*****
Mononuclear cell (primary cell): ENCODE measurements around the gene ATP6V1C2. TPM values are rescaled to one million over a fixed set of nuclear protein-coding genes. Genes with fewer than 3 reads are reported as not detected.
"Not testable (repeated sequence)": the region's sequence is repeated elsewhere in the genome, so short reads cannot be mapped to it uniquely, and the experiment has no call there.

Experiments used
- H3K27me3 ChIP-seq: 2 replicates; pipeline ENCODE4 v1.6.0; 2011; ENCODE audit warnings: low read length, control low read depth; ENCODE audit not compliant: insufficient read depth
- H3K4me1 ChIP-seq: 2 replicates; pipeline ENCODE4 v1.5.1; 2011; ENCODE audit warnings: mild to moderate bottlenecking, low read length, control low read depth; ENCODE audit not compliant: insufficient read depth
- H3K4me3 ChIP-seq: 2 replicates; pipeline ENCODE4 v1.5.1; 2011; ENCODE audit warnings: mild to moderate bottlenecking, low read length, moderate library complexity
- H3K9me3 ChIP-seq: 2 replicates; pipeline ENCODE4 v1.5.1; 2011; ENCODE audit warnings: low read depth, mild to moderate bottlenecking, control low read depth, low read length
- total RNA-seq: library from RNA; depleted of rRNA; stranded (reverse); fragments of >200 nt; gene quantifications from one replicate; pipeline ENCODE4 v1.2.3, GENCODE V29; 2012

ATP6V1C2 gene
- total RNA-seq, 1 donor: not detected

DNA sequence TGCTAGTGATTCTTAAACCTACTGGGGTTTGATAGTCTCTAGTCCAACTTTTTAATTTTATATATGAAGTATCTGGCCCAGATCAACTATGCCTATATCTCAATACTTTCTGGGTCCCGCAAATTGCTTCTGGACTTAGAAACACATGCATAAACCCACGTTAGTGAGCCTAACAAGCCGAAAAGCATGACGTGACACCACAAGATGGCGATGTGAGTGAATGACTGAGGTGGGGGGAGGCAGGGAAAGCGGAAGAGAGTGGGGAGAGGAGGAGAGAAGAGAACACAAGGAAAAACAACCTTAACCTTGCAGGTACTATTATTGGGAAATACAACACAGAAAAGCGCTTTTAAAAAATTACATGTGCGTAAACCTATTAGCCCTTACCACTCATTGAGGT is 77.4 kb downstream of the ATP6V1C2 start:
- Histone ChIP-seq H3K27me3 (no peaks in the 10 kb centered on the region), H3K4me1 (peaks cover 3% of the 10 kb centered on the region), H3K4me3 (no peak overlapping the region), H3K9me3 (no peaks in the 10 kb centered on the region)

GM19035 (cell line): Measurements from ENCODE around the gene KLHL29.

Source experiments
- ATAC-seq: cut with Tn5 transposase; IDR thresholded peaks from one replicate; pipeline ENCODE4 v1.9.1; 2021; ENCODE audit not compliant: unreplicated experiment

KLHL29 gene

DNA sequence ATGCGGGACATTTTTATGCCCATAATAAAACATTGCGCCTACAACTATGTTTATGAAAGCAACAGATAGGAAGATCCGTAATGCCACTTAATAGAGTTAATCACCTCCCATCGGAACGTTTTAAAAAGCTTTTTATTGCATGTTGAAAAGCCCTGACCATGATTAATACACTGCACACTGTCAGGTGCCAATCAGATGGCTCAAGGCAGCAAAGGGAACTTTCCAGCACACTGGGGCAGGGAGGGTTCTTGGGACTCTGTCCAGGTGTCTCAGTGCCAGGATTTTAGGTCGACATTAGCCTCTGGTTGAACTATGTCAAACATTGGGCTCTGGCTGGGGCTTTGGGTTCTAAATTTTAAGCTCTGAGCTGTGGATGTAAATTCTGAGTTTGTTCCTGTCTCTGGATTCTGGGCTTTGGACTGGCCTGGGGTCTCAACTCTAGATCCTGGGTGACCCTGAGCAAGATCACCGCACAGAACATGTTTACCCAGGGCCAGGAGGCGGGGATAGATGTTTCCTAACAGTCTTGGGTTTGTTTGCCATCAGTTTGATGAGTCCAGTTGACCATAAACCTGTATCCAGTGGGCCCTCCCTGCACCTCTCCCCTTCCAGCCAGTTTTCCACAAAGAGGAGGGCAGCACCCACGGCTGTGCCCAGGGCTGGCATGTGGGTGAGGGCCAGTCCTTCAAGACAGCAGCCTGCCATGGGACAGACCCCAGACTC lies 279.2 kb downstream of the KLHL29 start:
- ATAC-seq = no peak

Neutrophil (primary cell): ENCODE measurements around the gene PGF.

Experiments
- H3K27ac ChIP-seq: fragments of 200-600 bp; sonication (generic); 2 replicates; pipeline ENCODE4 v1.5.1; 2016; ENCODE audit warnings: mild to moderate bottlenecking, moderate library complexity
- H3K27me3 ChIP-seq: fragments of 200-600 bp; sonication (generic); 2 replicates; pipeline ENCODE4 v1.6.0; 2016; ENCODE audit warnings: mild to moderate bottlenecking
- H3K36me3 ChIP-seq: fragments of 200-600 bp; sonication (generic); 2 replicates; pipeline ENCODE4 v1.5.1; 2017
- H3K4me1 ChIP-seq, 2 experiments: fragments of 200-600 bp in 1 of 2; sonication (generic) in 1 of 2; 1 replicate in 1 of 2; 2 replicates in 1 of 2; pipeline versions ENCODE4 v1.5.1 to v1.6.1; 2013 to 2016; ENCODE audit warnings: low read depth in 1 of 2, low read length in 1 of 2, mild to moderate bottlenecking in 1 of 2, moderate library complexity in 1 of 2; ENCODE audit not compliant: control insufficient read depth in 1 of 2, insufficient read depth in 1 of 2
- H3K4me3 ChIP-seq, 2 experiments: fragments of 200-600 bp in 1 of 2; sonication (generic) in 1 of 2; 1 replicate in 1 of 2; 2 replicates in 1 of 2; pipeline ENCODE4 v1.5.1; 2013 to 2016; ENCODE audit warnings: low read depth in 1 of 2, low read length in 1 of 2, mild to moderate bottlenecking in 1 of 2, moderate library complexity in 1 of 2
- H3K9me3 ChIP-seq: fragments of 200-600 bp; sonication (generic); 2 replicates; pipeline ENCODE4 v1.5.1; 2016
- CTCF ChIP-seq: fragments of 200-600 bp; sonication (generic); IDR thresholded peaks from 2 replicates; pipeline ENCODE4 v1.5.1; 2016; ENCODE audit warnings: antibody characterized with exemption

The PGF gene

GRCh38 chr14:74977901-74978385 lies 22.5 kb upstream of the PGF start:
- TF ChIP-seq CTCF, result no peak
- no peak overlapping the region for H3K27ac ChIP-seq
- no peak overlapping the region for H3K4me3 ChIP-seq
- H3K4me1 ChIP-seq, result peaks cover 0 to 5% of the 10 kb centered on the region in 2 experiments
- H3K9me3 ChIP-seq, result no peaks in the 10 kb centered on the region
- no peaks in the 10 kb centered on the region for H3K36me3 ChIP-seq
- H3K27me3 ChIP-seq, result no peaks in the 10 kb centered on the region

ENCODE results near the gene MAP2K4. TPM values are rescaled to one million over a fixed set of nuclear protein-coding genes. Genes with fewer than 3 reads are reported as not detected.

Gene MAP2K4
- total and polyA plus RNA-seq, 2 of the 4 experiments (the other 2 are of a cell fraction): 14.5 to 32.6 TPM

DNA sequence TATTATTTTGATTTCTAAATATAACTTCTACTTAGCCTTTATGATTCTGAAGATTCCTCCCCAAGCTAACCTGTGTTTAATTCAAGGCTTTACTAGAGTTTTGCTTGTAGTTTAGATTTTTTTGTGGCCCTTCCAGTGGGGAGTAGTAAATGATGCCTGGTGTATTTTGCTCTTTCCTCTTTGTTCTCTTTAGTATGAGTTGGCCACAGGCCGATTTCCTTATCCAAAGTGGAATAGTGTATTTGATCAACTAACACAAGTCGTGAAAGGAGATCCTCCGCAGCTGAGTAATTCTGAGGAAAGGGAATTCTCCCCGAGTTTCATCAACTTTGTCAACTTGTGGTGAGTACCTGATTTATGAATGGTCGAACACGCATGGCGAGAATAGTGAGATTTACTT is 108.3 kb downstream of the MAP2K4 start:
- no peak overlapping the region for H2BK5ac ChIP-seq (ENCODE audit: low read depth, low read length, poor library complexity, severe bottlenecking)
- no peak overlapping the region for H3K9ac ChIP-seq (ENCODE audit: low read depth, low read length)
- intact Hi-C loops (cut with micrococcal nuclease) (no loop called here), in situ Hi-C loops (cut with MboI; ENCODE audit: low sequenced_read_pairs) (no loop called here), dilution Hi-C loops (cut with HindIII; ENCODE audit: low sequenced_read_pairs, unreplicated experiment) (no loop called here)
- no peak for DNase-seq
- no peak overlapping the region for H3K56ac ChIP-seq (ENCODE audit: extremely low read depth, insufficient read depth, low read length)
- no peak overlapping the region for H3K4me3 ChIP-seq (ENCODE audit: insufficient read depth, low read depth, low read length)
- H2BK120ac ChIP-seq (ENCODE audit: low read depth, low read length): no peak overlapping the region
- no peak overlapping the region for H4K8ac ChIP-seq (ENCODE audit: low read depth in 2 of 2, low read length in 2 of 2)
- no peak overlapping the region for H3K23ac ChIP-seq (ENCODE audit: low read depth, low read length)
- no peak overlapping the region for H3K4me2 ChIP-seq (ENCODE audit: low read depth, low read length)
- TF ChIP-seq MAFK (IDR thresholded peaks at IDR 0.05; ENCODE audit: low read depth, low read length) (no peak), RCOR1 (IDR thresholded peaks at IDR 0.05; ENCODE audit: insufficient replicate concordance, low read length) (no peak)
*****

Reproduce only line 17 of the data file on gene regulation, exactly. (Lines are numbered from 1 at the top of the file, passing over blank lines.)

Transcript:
DNA sequence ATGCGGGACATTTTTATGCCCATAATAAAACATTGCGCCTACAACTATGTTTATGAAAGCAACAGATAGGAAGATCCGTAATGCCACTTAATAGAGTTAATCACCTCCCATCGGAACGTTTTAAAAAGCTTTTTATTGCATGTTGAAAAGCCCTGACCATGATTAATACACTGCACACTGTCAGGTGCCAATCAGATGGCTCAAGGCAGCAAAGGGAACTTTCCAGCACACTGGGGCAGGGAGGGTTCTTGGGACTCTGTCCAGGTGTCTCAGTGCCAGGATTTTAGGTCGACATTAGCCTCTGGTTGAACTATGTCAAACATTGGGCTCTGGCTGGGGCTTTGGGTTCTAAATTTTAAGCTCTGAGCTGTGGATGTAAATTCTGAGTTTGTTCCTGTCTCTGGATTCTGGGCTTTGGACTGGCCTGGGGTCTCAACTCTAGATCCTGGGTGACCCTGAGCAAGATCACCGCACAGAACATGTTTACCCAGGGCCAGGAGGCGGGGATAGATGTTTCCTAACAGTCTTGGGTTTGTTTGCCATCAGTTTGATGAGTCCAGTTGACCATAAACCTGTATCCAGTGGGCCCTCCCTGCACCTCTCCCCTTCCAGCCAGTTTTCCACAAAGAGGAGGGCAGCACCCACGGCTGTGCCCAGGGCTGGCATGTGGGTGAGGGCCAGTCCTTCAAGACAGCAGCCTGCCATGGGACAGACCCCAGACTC lies 279.2 kb downstream of the KLHL29 start: